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An Airbus for the metaverse could boost EU economy

The metaverse has been described as too big to ignore but with an uncertain future. A new report from LSE Consulting at London School of Economics says the metaverse could bring a significant boost to the EU economy. The report recommends  establishing an “Airbus for the metaverse”, training and retaining top talent, and fostering demand, scale, and open innovation across the EU Member States.

 BMW Group, Ericsson, Bosch Sensortec, STMicroelectronics, and IKEA Retail (Ingka Group) are among the European companies pioneering these technologies, and laying foundations for the region’s metaverse ecosystem, the report says. 

Establishing a mature ecosystem around Metaverse technologies – which enable immersive and virtual environments to converge with the physical world –  could curb economic trends and help establish Europe’s credentials as a global innovation leader, according to the report.

“Since 1990, the EU’s contribution to the world’s GDP has dipped from 25% to 14%. Moreover, the US had a net inflow of foreign direct investments (FDI) that was almost three times higher than the EU in 2022.”

The report says that according to interviews and observations from early adopter European firms and technology organisations, Europe has a lot of the existing ingredients necessary to unlock these opportunities, including access to a technologically adept global market that specialises in advanced manufacturing, strong value chains, and close cooperation between industry and research technology organisations.

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“However, it also faces several major impediments including limited venture capital funding, fragmentation of research networks, low industry awareness and misconception about the scope and growth potential of metaverse technologies.”  

The report’s three recommendations:

  • Establishing a European innovation network – an Airbus for the metaverse. Thanks to its research and development leadership and existing clusters in many related areas – including photonics, micro-LEDs, materials, semiconductors, and mobile infrastructure – Europe can become the global industrial hub to build the next iteration of the web. A pan-European industrial cluster for immersive technologies – an “Airbus” for the metaverse – would ensure speed and agility in deploying these technologies and help establish common specifications.
  • Ensuring access to skilled talent in Europe. Skills supply planning should prioritise training first-class researchers and engineers, as foundational research and commercialisation are critical for metaverse development. Besides creating separate silos with “metaverse degrees”, immersive technologies and their applications (like digital prototyping and twinning) should become integral parts of the curriculum for civil engineers, architects, and other technical degrees. Competitive industrial and services regions should aim to establish vocational, SME and on-the-job training for Web 4.0 and immersive tools.
  • Fostering demand, scale, and open innovation. Scale, necessary for EU innovations to be competitive and commercially viable, could be achieved with governments’ support for public procurements in IT, standardisation, and removal of barriers that affect member-state market access. Opportunities here could include unlocking the European Media and Audiovisual Action Plan, support for alliances like the VR/AR Industrial Coalition and EU’s active involvement in international standard-development organisations and developer forums like the Metaverse Standards Forum.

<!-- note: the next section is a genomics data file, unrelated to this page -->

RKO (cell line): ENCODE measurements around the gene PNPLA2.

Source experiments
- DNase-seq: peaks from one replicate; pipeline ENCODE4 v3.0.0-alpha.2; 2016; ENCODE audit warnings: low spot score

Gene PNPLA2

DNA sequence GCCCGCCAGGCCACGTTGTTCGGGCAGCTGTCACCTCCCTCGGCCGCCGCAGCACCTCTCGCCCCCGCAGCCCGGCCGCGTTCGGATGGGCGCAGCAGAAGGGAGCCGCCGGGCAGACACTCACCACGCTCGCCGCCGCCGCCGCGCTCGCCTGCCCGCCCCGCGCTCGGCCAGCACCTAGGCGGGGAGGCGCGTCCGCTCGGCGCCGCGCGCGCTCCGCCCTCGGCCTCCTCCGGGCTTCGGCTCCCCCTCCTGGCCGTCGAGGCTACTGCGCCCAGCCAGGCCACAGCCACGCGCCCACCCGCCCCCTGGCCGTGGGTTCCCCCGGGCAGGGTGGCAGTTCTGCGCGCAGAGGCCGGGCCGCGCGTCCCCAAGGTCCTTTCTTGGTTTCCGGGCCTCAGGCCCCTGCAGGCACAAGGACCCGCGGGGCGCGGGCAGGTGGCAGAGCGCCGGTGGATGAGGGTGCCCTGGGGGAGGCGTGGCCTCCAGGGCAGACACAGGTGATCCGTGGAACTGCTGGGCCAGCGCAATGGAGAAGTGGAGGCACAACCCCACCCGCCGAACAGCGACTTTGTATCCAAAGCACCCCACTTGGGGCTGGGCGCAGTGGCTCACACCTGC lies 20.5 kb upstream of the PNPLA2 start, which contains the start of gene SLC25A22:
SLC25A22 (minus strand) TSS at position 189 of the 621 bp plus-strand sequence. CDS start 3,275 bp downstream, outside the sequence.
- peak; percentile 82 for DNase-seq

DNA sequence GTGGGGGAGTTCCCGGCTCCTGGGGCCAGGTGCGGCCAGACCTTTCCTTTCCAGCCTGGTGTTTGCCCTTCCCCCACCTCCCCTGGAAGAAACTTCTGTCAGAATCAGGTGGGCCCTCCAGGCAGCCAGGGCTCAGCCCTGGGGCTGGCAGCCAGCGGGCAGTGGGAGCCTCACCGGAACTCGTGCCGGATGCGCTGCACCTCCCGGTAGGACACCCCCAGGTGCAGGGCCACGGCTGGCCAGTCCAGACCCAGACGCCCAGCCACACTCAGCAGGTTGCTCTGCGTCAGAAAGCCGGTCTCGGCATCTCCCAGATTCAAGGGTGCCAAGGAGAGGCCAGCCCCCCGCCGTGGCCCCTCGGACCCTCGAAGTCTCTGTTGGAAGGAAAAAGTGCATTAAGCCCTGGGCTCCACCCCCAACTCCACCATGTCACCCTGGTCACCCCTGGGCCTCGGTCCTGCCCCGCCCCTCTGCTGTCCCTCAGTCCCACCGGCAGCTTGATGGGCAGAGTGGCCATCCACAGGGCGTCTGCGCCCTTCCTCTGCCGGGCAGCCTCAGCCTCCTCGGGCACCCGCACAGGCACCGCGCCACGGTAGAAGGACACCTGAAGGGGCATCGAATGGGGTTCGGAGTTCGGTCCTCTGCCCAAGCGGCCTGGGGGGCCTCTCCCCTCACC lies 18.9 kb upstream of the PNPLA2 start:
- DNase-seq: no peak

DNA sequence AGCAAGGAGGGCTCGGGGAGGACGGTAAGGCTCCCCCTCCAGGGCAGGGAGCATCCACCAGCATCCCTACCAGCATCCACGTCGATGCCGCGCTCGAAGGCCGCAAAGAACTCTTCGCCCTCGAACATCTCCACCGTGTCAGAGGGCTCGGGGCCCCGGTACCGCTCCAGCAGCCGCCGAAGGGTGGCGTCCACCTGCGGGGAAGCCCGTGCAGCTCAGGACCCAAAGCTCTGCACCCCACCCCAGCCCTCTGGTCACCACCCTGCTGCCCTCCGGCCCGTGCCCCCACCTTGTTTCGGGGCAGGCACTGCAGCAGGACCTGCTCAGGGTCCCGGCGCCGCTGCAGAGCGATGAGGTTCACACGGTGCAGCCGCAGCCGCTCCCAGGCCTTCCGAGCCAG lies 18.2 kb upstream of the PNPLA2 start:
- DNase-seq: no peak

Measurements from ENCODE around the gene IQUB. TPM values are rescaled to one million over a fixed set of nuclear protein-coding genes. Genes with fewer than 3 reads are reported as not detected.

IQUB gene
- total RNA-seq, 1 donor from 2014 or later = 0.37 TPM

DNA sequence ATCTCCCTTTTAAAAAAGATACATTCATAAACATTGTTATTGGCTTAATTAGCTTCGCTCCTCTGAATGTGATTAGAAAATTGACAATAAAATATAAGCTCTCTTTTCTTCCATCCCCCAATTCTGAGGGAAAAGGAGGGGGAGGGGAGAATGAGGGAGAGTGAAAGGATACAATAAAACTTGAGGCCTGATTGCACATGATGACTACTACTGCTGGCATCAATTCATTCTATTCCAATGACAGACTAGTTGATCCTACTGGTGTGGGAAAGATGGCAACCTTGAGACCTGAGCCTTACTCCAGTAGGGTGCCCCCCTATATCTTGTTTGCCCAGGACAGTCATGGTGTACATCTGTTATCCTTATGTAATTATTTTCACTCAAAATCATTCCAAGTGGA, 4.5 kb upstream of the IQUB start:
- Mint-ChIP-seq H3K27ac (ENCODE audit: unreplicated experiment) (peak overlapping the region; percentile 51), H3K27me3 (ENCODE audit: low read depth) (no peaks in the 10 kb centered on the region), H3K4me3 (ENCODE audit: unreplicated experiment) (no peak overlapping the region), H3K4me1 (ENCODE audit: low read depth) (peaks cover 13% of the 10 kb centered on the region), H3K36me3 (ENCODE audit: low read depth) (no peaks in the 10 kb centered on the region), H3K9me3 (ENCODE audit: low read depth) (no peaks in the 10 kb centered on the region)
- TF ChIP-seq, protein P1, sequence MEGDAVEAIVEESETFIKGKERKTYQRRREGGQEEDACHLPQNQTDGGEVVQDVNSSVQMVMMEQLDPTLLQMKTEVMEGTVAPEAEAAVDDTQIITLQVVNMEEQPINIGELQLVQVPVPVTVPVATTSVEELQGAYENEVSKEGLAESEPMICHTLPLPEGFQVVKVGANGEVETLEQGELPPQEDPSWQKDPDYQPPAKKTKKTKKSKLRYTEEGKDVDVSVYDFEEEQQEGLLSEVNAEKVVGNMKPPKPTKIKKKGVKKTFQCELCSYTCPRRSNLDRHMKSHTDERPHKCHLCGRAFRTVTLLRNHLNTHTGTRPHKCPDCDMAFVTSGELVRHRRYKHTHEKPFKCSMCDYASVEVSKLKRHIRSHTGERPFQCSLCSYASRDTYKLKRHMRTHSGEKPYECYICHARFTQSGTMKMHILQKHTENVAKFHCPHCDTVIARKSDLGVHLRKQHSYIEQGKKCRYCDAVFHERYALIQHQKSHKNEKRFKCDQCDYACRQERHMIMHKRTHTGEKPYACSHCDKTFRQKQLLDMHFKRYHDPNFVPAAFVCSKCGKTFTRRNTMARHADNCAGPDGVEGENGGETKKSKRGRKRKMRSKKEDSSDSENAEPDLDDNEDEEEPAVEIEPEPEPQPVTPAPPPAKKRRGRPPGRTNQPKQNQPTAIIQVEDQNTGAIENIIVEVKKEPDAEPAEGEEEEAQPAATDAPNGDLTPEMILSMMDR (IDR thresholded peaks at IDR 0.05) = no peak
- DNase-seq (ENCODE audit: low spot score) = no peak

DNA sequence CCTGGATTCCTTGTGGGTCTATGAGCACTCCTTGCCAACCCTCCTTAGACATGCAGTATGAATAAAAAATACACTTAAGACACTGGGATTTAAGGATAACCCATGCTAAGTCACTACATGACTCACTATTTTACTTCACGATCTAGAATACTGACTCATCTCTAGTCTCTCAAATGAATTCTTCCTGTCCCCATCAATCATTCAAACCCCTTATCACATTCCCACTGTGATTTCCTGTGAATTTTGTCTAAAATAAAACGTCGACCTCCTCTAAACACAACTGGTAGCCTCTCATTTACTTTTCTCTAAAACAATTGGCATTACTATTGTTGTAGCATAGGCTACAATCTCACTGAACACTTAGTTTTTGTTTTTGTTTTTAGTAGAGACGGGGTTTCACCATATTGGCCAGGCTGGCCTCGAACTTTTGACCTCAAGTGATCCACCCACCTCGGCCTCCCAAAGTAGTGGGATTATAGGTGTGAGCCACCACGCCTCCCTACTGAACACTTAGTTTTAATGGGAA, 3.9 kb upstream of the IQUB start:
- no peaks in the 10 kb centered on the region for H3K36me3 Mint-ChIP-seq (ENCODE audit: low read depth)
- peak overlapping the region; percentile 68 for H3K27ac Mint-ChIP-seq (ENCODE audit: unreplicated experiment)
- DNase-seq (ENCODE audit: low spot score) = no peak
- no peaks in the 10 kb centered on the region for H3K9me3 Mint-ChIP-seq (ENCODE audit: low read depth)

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 The report European case studies:

  • BMW Group is utilising metaverse technologies for its upcoming electric vehicle plant in Debrecen, Hungary  (opening in 2025), optimising manufacturing systems like layouts, robotics, and logistics with real-time digital twin simulations.
  • IKEA Retail (Ingka Group) introduced IKEA Kreativ, a digital design experience enabling customers to visualise living spaces thanks to spatial computing, machine learning, and 3D mixed reality technologies. IKEA has reported a 98 per cent increase in the likelihood of customers purchasing furniture after using the app. 
  • Bosch Sensortec GmbH developed the world’s smallest MEMS accelerometers (used to measure movement without a fixed reference) and a smart connected sensors platform to enhance immersive experiences by accurately capturing and translating users’ movements into virtual environments. 
  • Ericsson spearheaded an industry collaboration between AT&T, NVIDIA, Qualcomm, Wevr and Dreamscape Immersive aimed to enhance immersive experiences leveraging 5G and edge technology. The project focused on validating the building blocks of VR mobility including computing power, unrestricted movement, and multi-user experiences to improve future applications.
  • STMicroelectronics develops a broad technology and product portfolio, from microcontrollers and microprocessors, MEMS and image sensors, to optics and photonics, which will power the metaverse. For head and hand tracking and movement in an immersive environment, the accuracy and speed of sensors is critical to ensure realistic user interfaces.  
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